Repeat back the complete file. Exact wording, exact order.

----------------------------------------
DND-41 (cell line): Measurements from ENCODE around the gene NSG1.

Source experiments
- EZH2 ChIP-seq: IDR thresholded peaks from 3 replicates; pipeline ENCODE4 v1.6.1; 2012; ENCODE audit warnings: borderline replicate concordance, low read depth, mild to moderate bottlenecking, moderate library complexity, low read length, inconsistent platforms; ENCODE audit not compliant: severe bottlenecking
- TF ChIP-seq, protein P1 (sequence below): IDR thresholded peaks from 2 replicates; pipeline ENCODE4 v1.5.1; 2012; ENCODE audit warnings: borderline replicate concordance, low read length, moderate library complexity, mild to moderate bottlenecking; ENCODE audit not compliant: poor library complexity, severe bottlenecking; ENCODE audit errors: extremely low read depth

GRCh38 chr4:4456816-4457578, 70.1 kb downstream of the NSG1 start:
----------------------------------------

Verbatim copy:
DND-41 (cell line): Measurements from ENCODE around the gene NSG1.

Source experiments
- EZH2 ChIP-seq: IDR thresholded peaks from 3 replicates; pipeline ENCODE4 v1.6.1; 2012; ENCODE audit warnings: borderline replicate concordance, low read depth, mild to moderate bottlenecking, moderate library complexity, low read length, inconsistent platforms; ENCODE audit not compliant: severe bottlenecking
- TF ChIP-seq, protein P1 (sequence below): IDR thresholded peaks from 2 replicates; pipeline ENCODE4 v1.5.1; 2012; ENCODE audit warnings: borderline replicate concordance, low read length, moderate library complexity, mild to moderate bottlenecking; ENCODE audit not compliant: poor library complexity, severe bottlenecking; ENCODE audit errors: extremely low read depth

GRCh38 chr4:4456816-4457578, 70.1 kb downstream of the NSG1 start: